Crashing on a Brazilian Blue Carpet Affair

Last night's Symphony Ball and Crash the Ball returned to downtown Minneapolis on a high note. After a 2014 cancelation of the event previously held annually in September since 1956, The Minnesota Orchestra's June 20, 2015, event was a grand entrance to a new era of talented musicians, direction and community support.

As a new member of the Crash the Ball planning committee this year, I had a bit of the inside scoop on what it takes to pull of  an event of this scale. The event's longevity and reputation as one of the top social events of the season in the Twin Cities, is due to a wide-reaching network of orchestra hall patrons, donors and businesses and artists in the community coming together to celebrate and raise upwards of $1M.

For some, the structure of the event may have caused pause. To clarify: the main event is the Symphony Ball and the ancilary, overlapping event is Crash the Ball. If you're new to these events, it takes awhile to wrap your head around the schedule for the evening. However, I believe this is part of what makes the evening such a unique experience.

The Symphony Ball started at 5:00 with ticket price of $250+ for a seated, more formal dinner. Crash the Ball kicked off at 7:30 with ticket price of $125 (of $99 if you bought your tickets before June 1) and went into the early am with a dj and dancing. The intersection of events occurred around 8:30-10:00 when both groups came together in the hall for a chance to bid on seven live auction items and hear five pieces performed by the orchestra.

The format, while somewhat structured, is also fluid. If you had a symphony ticket, you certainly wouldn't have been ousted from the dance floor at 11:00p.m. If you had a Crash the Ball ticket, you might have arrived early to socialize and preview the silent auction items. By design, Crash the Ball, targeted to the 30-some and aspiring demographic, allows an affordable, attainable glimpse into the people and financial contributions it takes to support a world-class orchestra in Minnesota. It's a model for sustaining diversity in performance attendance and creating a life-long interest in the music performed here.It doesn't hurt that the space is phenomenal for entertaining.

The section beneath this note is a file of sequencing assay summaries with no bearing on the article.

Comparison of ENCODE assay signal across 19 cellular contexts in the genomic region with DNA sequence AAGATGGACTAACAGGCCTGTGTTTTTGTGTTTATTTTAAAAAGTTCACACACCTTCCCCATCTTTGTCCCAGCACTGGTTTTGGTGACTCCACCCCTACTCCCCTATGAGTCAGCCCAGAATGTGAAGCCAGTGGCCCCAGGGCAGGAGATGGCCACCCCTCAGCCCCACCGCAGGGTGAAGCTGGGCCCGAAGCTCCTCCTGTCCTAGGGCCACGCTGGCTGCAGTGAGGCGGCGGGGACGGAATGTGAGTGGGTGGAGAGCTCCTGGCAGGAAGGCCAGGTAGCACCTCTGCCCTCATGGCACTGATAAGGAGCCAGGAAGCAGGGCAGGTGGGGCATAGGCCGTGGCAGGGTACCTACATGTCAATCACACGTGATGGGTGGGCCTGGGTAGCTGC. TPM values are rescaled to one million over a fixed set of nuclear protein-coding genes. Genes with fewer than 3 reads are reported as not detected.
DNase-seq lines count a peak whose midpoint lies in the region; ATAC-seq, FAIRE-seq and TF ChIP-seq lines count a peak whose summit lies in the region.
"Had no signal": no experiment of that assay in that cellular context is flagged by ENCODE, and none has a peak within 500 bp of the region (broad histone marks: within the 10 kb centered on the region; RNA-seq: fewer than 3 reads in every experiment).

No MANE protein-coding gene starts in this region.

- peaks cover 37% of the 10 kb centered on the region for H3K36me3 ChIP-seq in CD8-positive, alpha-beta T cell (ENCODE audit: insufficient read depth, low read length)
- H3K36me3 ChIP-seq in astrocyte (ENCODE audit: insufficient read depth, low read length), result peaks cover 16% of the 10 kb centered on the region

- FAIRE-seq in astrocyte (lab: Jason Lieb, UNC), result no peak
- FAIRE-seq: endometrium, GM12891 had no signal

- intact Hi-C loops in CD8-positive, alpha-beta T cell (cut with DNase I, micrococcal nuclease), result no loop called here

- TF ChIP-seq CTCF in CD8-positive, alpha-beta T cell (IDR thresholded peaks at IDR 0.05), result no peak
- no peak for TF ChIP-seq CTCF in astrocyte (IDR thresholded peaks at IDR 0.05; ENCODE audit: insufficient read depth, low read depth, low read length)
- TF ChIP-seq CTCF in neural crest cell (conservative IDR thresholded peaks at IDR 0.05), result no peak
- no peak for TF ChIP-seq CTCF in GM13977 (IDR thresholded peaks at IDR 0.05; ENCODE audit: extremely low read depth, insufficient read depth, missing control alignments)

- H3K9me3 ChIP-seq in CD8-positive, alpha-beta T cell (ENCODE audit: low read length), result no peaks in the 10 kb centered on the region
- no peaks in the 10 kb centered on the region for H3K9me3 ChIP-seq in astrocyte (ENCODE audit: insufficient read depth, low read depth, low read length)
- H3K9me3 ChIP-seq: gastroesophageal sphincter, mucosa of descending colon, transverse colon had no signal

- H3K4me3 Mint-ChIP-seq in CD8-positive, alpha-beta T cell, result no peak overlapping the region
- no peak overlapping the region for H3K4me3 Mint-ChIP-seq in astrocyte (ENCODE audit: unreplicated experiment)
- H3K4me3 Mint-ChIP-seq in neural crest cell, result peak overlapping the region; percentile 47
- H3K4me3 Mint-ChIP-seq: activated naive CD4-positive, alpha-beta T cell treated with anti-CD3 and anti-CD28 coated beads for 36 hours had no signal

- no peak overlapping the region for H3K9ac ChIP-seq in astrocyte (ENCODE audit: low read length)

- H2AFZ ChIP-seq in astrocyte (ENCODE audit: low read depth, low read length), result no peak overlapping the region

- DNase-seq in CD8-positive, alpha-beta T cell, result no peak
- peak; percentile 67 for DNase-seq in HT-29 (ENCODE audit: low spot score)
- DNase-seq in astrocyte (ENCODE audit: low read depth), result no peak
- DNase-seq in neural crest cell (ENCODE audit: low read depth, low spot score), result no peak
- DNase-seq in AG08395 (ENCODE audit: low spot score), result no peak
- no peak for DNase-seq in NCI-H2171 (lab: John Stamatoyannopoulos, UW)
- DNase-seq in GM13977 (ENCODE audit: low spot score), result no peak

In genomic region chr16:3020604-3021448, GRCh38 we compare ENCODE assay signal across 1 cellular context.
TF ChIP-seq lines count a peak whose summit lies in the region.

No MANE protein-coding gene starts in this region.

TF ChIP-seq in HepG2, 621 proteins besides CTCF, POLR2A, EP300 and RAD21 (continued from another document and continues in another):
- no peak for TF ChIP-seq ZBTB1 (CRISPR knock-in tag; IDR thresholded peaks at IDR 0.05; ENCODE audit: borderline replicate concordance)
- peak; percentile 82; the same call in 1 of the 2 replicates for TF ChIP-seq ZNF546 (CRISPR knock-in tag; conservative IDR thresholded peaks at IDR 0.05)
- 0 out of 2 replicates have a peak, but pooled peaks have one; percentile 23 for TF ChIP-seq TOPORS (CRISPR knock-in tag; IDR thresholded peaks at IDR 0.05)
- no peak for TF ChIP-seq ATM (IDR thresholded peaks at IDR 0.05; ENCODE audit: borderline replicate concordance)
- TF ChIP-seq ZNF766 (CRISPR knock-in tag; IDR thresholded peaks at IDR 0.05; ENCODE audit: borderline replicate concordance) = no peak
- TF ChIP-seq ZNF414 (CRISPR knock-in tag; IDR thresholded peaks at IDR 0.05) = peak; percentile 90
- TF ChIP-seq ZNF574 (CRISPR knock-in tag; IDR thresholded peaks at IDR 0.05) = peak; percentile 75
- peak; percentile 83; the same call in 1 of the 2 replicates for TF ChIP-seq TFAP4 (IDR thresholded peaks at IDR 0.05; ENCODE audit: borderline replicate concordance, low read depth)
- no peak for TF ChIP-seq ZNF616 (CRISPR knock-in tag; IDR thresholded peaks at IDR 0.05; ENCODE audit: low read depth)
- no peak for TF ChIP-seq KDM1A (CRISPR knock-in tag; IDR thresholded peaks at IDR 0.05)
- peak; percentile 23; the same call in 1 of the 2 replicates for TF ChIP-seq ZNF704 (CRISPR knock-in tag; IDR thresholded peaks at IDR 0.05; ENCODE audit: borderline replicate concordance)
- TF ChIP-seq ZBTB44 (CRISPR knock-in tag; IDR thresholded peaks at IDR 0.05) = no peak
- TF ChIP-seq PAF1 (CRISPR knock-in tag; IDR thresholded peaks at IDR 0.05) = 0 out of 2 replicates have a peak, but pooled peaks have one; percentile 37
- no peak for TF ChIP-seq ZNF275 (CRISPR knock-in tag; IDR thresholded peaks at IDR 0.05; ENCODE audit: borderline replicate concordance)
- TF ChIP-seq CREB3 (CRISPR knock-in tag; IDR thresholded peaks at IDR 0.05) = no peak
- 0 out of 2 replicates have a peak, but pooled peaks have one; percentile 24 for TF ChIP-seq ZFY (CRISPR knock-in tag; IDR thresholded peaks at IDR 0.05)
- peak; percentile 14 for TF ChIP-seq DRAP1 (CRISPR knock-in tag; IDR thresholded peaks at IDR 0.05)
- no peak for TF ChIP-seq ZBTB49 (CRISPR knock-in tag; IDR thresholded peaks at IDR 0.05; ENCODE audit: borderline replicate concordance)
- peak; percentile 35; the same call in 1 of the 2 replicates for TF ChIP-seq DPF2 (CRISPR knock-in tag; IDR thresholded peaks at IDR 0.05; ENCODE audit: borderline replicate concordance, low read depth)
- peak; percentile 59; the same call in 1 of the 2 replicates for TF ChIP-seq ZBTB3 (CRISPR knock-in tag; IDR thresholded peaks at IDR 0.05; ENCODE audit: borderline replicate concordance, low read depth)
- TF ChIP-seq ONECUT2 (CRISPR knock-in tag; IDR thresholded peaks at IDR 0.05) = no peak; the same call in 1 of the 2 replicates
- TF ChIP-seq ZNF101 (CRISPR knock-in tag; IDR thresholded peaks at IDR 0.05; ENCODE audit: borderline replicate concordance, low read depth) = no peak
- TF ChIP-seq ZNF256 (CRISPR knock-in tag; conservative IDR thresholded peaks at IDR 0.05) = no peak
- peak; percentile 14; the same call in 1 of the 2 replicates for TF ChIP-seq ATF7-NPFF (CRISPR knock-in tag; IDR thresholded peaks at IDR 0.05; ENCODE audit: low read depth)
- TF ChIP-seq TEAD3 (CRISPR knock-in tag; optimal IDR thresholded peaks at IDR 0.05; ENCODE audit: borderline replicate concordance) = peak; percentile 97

Bungalow 6, the decor and design coordinator, played it up to the max with bold and daring moves like a complete staircase of glass, teal luminaries and bold ribbons of fuschia, teal and orange draped among the spaces. It was stunning. With live entertainers from Heart of the Beast Theater, a step and repeat wall, live auction and SnapYourself photo booth (pics live on 6.23), the energy remained upbeat all night.

I would be very remiss not to note that the music was diverse and spot on for my every mode throughout the eve. There was a drum serenade from the hall along the blue carpet into the marvelously fuschia-infused tented space on Peavey Plaza for the formal dinner. On the heals of the the Cuban infusion making news lately, the tone was vibrant, soulful and latin from Charanga Tropical. It all mixed well with the Brazilian-theme selected for the event in November 2014, Bravo! Brava! Brazil!. 

Then there was the concert. Minnesota Orchestra Hall conductor Osmo Vanska was an animated performer himself with some lively moves. He even turned to the audience and led us through a swelling crescendo of our voices to accompany the orchestra. The five music selections ended on this type of crescendo with Tico Tico that had everyone spilling out of the hall ready to peruse the silent auction items and generously bid after such a moving experience.

The evening's goal, to raise 200,000 to bring all St. Paul third-graders and all Minneapolis fourth-graders (a group that happens to be inclusive of my 10-year-old son) to Orchestra Hall during their 2015-2016 school year, was on its way to succeeding at the end of the evening. There were opportunities for avid supporters ($25,000) to starting supporters (I walked away with a package deal for Third Bird).

As committee members, we were all charged with securing silent auction items. As a newbie to the event, I brought in JazzMN and The WOW Bar. The list was quite impressive and there was something for everyone's palette.A fellow committee member, Lindsey Day, shared a story with me about a last minute silent auction item add from a co-worker she just learned to be an aspiring artist. That artist sold her painting to the tune of $900 to none other than the orchestra's lead, Vanska. Brava! to all the musicians, patrons, donors and art supporters -- it truly was a vibrant night to experience the sound of music in our community.